Life and work 
Giannini began as a violinist under the tutelage of his mother; he would go on to study violin and composition at the Milan Conservatory on scholarship, and then to take his graduate degree at the Juilliard School. He would return to Juilliard to teach, moving on to the Manhattan School of Music and the Curtis Institute of Music. His students included Herbie Hancock, Nicolas Flagello, David Amram, Mark Bucci, Alfred Reed, Anthony Iannaccone, M. William Karlins, Irwin Swack, John Corigliano, Adolphus Hailstork, Thomas Pasatieri, Avraham Sternklar, and Nancy Bloomer Deussen. Giannini was the founder and first president of the North Carolina School of the Arts in 1965, which he envisioned as a type of Juilliard of the South, bringing artists such as cellist Janos Starker and violinist Ruggiero Ricci to teach there. He remained there until his death (Simmons 2001). Giannini's father, Ferruccio Giannini, was an opera singer and founder of the Verdi Opera House in Philadelphia, as were as his two sisters. Euphemia Giannini Gregory taught Voice at the Curtis Institute for 40 years counting among her students the opera divas Anna Moffo and Judith Blegen. In fact, it was his sister, Dusolina Giannini, who was a pivotal figure in the success of his operas. Dusolina was a dramatic soprano and prima donna who played such roles as Aida and Donna Anna throughout Europe, until moving to the United States to sing with the Metropolitan Opera and finally to spend her remaining years teaching. Her career was already well underway when Vittorio wished to premiere his first opera, Lucedia and it was her influence that led to its production in 1934. Four years later she would create the role of Hester Prynne in his opera from Nathaniel Hawthorne's The Scarlet Letter (adapted by Karl Flaster). Both operas would be successful, as would most of his later operas (though two, Casanova and Christus, remain unperformed).
His partnership with poet Karl Flaster was a fruitful one. In addition to his work on The Scarlet Letter, Flaster was the librettist for several of Giannini's operas, including Lucedia and The Harvest. Also, Flaster collaborated with Giannini on many of his most successful art songs, including "Tell Me, Oh Blue Blue Sky"; many of these songs are now staples of vocal recitalists' repertoire.
Though it was his vocal and operatic writing which earned him greatest renown, Giannini also composed several symphonies, concerti, works for the wind band (for which his Symphony no. 3 was written), and wrote several solo piano and chamber works. Despite this wide range of output, most of his work is seldom performed, and little of it has been recorded.
Musical style 
Giannini is linked to the Romantic tradition, particularly considering that most of his American musical contemporaries were exploring the realms of neoclassicism and twelve-tone composition. His main influences were the composers of the late Romantic period, particularly the romanticism of Puccini and the chromaticism of Richard Wagner; as Giannini's style developed it grew in darkness, intensity, and tonal adventurousness, exploring dissonance without succumbing to modernism. In general Giannini's works were well-received; the modernists, however, held his music in little regard.
Giannini's works, particularly the later vocal works, are regarded as prime examples of the American neoromantic style; others of the American neoromantic school include Samuel Barber and Howard Hanson.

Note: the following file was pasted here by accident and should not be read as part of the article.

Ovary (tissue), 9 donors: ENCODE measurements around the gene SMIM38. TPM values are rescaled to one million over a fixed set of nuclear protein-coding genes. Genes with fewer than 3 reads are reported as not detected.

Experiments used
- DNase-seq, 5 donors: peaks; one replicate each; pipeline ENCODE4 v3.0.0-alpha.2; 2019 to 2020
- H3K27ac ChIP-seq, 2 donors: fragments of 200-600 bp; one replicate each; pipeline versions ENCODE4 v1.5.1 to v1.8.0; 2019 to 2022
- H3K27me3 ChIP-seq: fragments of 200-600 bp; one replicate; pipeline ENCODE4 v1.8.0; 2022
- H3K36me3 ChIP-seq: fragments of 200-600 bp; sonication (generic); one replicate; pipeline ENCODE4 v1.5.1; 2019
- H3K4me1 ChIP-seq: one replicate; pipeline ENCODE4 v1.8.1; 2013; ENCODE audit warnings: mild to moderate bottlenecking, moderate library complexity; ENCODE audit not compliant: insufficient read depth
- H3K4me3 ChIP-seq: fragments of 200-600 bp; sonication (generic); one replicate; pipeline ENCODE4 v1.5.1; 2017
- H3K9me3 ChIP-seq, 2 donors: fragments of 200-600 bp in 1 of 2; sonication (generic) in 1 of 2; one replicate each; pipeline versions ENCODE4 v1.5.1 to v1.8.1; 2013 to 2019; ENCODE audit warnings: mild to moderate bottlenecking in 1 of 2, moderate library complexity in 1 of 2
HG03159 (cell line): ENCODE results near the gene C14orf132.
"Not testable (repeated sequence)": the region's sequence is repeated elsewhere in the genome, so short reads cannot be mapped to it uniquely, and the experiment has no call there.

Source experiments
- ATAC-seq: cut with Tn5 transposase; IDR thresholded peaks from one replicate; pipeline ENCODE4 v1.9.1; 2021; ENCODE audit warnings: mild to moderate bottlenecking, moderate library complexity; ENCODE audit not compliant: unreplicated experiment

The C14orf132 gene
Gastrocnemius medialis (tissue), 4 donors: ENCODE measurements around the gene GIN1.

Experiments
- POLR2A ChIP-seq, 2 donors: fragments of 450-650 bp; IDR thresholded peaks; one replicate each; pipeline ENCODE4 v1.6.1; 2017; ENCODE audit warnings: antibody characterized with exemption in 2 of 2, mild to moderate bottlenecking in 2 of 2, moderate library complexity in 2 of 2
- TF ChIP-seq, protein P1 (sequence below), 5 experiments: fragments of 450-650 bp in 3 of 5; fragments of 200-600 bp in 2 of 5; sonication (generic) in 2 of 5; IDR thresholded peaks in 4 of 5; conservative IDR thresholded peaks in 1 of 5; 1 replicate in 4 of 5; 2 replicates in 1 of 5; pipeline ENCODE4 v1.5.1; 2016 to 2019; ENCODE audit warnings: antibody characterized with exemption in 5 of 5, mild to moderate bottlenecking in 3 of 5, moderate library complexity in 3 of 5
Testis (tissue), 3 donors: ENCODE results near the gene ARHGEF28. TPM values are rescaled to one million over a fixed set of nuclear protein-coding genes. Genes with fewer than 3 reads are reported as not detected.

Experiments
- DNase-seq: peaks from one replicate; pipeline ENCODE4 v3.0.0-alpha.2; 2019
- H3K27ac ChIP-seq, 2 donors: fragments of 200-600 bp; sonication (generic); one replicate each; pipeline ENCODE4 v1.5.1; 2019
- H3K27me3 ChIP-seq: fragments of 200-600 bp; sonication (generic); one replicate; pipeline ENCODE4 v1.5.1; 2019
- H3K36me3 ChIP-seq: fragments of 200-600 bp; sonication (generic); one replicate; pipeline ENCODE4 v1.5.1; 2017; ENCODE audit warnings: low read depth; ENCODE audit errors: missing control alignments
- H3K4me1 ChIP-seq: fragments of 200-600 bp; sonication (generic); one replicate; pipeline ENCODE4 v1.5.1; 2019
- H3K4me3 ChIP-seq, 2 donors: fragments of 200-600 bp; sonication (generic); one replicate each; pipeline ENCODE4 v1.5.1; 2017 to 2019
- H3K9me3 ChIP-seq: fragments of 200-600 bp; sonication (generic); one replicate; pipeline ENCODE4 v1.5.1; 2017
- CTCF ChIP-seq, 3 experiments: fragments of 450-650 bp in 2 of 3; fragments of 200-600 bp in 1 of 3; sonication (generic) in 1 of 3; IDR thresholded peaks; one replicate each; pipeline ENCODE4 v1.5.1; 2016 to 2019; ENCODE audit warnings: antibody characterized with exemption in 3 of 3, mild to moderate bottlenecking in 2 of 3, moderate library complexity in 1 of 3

Selected works 
- Stabat mater (1922), SATB and orchestra
- "Tell Me, O Blue, Blue Sky" (1927), voice/piano
- String Quartet (1930)
- Suite (1931), orchestra
- Piano Quintet (1932)
- Lucedia (1934), opera, libretto K. Flaster
- Piano Concerto (1935)
- Symphony ‘In memoriam Theodore Roosevelt’ (1935)
- Organ Concerto (1937)
- Triptych (1937), soprano choir and strings
- IBM Symphony (1937), orchestra
- Requiem (1937), choir and orchestra
- The Scarlet Letter (1938), opera, libretto Flaster after Nathaniel Hawthorne
- Beauty and the Beast (1938), radio opera in one act
- Blennerhassett (1939), radio opera in one act
- Sonata no. 1 (1940), violin and piano
- "Sing to My Heart a Song" (c. 1942), voice/piano
- Sonata no. 2 (1944), violin and piano
- Variations on a Cantus firmus (1947), piano
- The Taming of the Shrew (1950), opera, libretto by Giannini and D. Fee after Shakespeare
- Symphony no. 1 ‘Sinfonia’ (1950)
- Divertimento no. 1 (1953), orchestra
- Symphony no. 2 (1955), orchestra
- Prelude and Fugue (1955), string orchestra
- Preludium and Allegro (1958), symphonic band
- Symphony no. 3 (1958), symphonic band
- Symphony no. 4 (1959), orchestra
- The Medead (1960), soprano and orchestra
- The Harvest (1961), opera, libretto Flaster
- Divertimento no. 2 (1961), orchestra
- Antigone (1962), soprano and orchestra
- Psalm cxxx (1963), bass/cello and orchestra
- Variations and Fugue (1964), symphonic band
- Symphony no. 5 (1965)
- Servant of Two Masters (1966), opera, libretto B. Stambler, after C. Goldoni
- Simmons, Walter G. 2001. ""Giannini, Vittorio". The New Grove Dictionary of Music and Musicians, second edition, edited by Stanley Sadie and John Tyrrell. London: Macmillan Publishers.
Further reading 
- Simmons, Walter G., "Vittorio Giannini". . Grove Music Online (subscription access)
- Haskell, Harry and Walter G. Simmons. [n.d.]. "Vittorio Giannini". Grove Music Online (OperaBase) (subscription access)
- Schaunseer, Max de. "Dusolina Giannini". Grove Music Online (subscription access)
- Simmons, Walter. 2004. Voices in the Wilderness: Six American Neo-Romantic Composers. Lanham, MD: Scarecrow Press.